We may have a clearer picture of how coronavirus-related shutdowns are going to hit the auto industry. That and more in The Morning Shift for April 6, 2020.
The car industry’s shutdown in Europe and North America is set to cost more than $100bn in lost revenues if factories across both continents remain closed until the end of April.
Lost European sales are forecast to rise to 2.6m cars, worth €66bn, while in North America they will hit 2m cars, worth about $52bn, if — as expected — the closures remain in force for the rest of this month.
The calculations have been made by Ian Henry, who owns research group AutoAnalysis and compiles vehicle output forecasts for Britain’s motor industry trade association, the SMMT.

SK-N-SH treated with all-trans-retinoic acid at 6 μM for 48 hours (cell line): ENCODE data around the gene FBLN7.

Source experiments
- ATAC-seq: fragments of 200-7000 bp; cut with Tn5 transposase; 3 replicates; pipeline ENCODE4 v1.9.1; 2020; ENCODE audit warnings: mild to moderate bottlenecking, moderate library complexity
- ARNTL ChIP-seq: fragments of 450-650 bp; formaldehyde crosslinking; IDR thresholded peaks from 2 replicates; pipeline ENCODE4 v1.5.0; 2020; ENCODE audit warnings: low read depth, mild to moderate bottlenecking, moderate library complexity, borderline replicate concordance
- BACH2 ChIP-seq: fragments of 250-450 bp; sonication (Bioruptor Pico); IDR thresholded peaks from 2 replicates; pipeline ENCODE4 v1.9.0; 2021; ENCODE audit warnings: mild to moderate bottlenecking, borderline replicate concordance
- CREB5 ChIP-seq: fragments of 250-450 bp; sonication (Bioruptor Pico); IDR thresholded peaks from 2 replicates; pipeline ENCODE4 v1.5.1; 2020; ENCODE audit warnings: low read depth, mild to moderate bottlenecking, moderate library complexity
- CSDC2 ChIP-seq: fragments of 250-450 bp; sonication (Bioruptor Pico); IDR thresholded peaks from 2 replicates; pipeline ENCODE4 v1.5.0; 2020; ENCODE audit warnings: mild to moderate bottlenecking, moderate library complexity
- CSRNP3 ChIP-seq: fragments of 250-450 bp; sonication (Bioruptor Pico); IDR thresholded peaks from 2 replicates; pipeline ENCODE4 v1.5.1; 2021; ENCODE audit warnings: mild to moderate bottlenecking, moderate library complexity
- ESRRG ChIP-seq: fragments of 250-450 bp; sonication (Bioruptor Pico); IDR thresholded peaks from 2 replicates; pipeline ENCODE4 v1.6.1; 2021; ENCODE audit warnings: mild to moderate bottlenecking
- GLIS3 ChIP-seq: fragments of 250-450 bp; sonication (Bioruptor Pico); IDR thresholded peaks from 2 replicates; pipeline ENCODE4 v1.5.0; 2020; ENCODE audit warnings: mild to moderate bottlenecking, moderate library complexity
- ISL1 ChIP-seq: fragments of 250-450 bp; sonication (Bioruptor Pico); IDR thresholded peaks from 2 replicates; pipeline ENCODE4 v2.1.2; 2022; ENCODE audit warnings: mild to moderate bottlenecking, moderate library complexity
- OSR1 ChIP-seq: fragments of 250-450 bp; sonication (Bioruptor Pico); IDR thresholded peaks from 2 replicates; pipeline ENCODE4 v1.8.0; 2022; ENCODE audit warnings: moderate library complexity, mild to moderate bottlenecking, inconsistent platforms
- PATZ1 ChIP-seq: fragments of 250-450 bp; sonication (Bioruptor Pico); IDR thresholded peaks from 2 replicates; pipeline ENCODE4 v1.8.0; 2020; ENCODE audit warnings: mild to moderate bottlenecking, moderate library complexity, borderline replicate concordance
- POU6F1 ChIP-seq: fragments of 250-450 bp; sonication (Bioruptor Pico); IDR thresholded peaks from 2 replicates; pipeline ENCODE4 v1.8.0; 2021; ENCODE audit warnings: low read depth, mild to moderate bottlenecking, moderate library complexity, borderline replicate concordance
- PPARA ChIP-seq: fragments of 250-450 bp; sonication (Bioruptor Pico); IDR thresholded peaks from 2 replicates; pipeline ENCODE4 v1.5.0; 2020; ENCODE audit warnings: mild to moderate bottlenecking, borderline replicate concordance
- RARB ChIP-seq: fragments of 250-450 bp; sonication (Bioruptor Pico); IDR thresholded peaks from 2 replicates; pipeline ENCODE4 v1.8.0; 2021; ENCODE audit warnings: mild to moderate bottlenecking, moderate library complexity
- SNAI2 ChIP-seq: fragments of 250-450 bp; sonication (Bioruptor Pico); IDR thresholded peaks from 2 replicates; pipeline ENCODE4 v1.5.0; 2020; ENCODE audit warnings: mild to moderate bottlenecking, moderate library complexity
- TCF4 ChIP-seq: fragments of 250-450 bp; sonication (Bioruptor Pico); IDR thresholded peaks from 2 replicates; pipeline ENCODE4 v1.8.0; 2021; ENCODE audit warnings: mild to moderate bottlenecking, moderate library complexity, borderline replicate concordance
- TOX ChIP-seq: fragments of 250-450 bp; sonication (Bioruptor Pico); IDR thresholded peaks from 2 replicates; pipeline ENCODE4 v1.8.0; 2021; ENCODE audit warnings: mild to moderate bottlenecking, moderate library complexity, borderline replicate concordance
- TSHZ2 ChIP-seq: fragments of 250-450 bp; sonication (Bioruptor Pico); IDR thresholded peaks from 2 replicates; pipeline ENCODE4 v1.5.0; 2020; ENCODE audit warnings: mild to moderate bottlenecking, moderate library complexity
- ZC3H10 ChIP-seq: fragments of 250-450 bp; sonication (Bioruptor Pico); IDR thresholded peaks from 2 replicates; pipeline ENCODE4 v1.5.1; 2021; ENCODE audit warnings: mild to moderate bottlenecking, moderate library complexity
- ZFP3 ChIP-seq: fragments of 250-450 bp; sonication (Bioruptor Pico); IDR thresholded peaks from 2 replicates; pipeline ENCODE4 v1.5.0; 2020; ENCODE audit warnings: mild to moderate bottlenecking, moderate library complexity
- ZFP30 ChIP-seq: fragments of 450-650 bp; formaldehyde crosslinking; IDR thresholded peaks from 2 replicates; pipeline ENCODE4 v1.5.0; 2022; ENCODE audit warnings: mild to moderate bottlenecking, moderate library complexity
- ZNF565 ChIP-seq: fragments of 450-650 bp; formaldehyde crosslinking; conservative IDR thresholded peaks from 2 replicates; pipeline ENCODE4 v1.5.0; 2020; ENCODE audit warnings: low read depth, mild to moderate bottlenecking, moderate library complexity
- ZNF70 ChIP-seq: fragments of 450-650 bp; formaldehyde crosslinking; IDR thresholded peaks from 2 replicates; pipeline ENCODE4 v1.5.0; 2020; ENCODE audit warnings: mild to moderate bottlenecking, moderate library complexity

Mr Henry said each further week that European sites were closed would cost the industry an additional €8bn in lost production value. In North America, the figure would be up to $7.5bn.
The piece goes on to note that previous projections about restarting production by the end of March, well, haven’t exactly panned out. Makes you wonder about current projections, too!
People are dying, factories have ground to a halt, but at least Nissan is keeping its eye on the prize: launching a new generation of its Nissan Rogue crossover in the autumn. Apparently the Nikkei has expected a delay in sales as Nissan’s Smyrna, Tennessee factory is halted at the moment, but Nissan is plowing ahead as Automotive News reports:
Nissan has committed to the fall launch of the next-generation Rogue crossover, despite keeping all its U.S. plants offline through late April in the wake of the Covid-19 pandemic.